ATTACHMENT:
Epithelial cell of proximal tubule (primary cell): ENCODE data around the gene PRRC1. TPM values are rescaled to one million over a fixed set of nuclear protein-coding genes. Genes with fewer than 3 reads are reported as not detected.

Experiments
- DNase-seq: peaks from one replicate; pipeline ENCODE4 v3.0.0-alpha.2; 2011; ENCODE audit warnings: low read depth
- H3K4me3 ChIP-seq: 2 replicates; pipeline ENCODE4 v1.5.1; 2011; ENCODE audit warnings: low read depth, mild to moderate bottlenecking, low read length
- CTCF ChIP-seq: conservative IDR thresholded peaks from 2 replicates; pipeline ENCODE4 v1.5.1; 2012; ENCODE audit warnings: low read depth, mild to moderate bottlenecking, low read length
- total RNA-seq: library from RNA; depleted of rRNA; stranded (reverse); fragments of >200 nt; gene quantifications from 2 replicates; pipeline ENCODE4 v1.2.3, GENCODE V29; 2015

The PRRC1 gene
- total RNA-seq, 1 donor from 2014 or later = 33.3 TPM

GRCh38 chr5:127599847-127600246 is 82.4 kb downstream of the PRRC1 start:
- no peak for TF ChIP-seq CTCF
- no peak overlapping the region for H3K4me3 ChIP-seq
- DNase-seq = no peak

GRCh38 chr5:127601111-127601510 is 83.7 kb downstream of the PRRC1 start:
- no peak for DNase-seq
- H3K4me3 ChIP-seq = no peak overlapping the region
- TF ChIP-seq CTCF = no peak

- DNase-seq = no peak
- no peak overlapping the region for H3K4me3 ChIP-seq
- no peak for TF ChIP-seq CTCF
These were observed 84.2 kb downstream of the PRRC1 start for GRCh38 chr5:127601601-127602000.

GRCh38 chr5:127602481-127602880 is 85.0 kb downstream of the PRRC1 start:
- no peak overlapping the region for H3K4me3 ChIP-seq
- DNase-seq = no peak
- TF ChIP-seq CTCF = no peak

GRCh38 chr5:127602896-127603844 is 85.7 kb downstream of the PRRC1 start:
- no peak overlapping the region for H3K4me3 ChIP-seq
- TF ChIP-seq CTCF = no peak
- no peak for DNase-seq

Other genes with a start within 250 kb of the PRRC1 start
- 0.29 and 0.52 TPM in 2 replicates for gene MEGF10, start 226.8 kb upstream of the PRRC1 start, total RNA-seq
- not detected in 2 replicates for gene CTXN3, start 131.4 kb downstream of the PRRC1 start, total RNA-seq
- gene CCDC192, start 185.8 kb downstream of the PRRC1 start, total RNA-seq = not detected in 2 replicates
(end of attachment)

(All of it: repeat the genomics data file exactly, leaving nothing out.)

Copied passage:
Epithelial cell of proximal tubule (primary cell): ENCODE data around the gene PRRC1. TPM values are rescaled to one million over a fixed set of nuclear protein-coding genes. Genes with fewer than 3 reads are reported as not detected.

Experiments
- DNase-seq: peaks from one replicate; pipeline ENCODE4 v3.0.0-alpha.2; 2011; ENCODE audit warnings: low read depth
- H3K4me3 ChIP-seq: 2 replicates; pipeline ENCODE4 v1.5.1; 2011; ENCODE audit warnings: low read depth, mild to moderate bottlenecking, low read length
- CTCF ChIP-seq: conservative IDR thresholded peaks from 2 replicates; pipeline ENCODE4 v1.5.1; 2012; ENCODE audit warnings: low read depth, mild to moderate bottlenecking, low read length
- total RNA-seq: library from RNA; depleted of rRNA; stranded (reverse); fragments of >200 nt; gene quantifications from 2 replicates; pipeline ENCODE4 v1.2.3, GENCODE V29; 2015

The PRRC1 gene
- total RNA-seq, 1 donor from 2014 or later = 33.3 TPM

GRCh38 chr5:127599847-127600246 is 82.4 kb downstream of the PRRC1 start:
- no peak for TF ChIP-seq CTCF
- no peak overlapping the region for H3K4me3 ChIP-seq
- DNase-seq = no peak

GRCh38 chr5:127601111-127601510 is 83.7 kb downstream of the PRRC1 start:
- no peak for DNase-seq
- H3K4me3 ChIP-seq = no peak overlapping the region
- TF ChIP-seq CTCF = no peak

- DNase-seq = no peak
- no peak overlapping the region for H3K4me3 ChIP-seq
- no peak for TF ChIP-seq CTCF
These were observed 84.2 kb downstream of the PRRC1 start for GRCh38 chr5:127601601-127602000.

GRCh38 chr5:127602481-127602880 is 85.0 kb downstream of the PRRC1 start:
- no peak overlapping the region for H3K4me3 ChIP-seq
- DNase-seq = no peak
- TF ChIP-seq CTCF = no peak

GRCh38 chr5:127602896-127603844 is 85.7 kb downstream of the PRRC1 start:
- no peak overlapping the region for H3K4me3 ChIP-seq
- TF ChIP-seq CTCF = no peak
- no peak for DNase-seq

Other genes with a start within 250 kb of the PRRC1 start
- 0.29 and 0.52 TPM in 2 replicates for gene MEGF10, start 226.8 kb upstream of the PRRC1 start, total RNA-seq
- not detected in 2 replicates for gene CTXN3, start 131.4 kb downstream of the PRRC1 start, total RNA-seq
- gene CCDC192, start 185.8 kb downstream of the PRRC1 start, total RNA-seq = not detected in 2 replicates